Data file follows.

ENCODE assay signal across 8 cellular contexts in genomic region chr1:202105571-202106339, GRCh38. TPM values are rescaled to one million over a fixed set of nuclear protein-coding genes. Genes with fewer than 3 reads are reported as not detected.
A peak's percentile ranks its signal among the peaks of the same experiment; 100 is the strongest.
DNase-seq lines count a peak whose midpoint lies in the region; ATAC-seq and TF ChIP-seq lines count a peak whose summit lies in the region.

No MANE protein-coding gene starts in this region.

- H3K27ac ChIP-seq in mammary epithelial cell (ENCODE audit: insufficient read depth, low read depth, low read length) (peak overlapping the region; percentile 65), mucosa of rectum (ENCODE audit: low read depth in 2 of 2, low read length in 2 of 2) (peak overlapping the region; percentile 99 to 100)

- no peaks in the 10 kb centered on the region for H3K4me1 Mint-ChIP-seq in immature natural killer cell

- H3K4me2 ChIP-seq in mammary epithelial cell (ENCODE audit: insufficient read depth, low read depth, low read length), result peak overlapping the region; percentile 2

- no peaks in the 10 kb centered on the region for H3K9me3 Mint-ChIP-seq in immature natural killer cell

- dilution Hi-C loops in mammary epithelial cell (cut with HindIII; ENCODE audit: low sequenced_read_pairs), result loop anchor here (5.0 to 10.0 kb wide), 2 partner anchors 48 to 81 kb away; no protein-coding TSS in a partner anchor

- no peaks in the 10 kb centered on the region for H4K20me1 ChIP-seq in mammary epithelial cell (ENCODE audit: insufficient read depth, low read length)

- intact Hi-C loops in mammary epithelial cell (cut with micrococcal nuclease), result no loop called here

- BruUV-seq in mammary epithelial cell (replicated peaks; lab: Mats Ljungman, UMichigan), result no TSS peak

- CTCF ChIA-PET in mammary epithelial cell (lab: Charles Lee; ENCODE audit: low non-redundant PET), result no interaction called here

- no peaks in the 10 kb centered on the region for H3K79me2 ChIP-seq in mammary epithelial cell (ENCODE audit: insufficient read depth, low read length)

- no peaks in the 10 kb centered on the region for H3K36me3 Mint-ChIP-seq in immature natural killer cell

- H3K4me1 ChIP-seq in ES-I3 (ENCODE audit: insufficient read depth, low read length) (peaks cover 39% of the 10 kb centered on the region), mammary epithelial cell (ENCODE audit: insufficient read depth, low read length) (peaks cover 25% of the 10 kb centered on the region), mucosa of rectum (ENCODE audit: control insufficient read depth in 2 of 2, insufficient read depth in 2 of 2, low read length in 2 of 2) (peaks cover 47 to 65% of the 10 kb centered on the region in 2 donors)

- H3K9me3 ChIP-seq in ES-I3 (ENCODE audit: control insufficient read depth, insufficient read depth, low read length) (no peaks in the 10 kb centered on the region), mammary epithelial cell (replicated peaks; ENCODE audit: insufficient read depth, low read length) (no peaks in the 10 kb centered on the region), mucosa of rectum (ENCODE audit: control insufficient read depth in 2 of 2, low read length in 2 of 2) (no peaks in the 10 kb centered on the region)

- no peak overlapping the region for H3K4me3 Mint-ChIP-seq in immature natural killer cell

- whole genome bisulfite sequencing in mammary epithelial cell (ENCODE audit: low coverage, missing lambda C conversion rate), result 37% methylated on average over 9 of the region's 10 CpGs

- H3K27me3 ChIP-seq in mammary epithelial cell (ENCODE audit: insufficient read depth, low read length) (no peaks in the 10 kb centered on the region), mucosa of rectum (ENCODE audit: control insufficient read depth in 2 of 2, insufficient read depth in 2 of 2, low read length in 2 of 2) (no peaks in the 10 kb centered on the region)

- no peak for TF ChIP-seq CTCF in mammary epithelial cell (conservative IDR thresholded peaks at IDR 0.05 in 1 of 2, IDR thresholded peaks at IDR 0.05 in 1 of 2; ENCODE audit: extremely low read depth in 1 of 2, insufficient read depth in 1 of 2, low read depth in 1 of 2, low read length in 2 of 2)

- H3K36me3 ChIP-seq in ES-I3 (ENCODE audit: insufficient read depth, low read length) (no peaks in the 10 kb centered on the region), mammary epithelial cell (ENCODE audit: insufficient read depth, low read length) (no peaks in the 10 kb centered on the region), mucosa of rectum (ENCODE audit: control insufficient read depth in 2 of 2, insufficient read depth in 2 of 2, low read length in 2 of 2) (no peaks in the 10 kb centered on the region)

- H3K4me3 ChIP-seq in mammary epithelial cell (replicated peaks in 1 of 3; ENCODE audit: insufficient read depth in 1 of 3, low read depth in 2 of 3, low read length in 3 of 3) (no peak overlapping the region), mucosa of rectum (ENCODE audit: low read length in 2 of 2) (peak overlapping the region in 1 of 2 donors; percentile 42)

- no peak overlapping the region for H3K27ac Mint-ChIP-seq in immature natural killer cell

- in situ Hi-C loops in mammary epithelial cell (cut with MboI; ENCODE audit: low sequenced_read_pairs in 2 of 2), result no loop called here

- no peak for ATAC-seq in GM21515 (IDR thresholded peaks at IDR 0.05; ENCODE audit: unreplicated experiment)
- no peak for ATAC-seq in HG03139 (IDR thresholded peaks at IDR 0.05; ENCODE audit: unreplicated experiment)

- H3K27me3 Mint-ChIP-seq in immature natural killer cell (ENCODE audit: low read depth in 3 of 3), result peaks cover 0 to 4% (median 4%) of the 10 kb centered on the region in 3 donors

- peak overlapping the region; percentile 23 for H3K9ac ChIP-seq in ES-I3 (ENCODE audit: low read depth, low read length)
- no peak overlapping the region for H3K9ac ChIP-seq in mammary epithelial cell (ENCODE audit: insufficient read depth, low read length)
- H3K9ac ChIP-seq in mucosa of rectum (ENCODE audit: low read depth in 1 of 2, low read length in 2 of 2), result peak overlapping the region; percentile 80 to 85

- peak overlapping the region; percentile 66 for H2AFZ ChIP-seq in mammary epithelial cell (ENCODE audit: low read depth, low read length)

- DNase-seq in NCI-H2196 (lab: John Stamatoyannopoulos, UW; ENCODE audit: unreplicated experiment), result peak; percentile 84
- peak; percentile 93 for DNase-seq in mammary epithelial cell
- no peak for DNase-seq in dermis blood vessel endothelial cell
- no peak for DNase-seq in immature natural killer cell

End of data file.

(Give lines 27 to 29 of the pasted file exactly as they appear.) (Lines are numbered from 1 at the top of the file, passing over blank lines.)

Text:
- no peak for ATAC-seq in HG03139 (IDR thresholded peaks at IDR 0.05; ENCODE audit: unreplicated experiment)

- H3K27me3 Mint-ChIP-seq in immature natural killer cell (ENCODE audit: low read depth in 3 of 3), result peaks cover 0 to 4% (median 4%) of the 10 kb centered on the region in 3 donors

- peak overlapping the region; percentile 23 for H3K9ac ChIP-seq in ES-I3 (ENCODE audit: low read depth, low read length)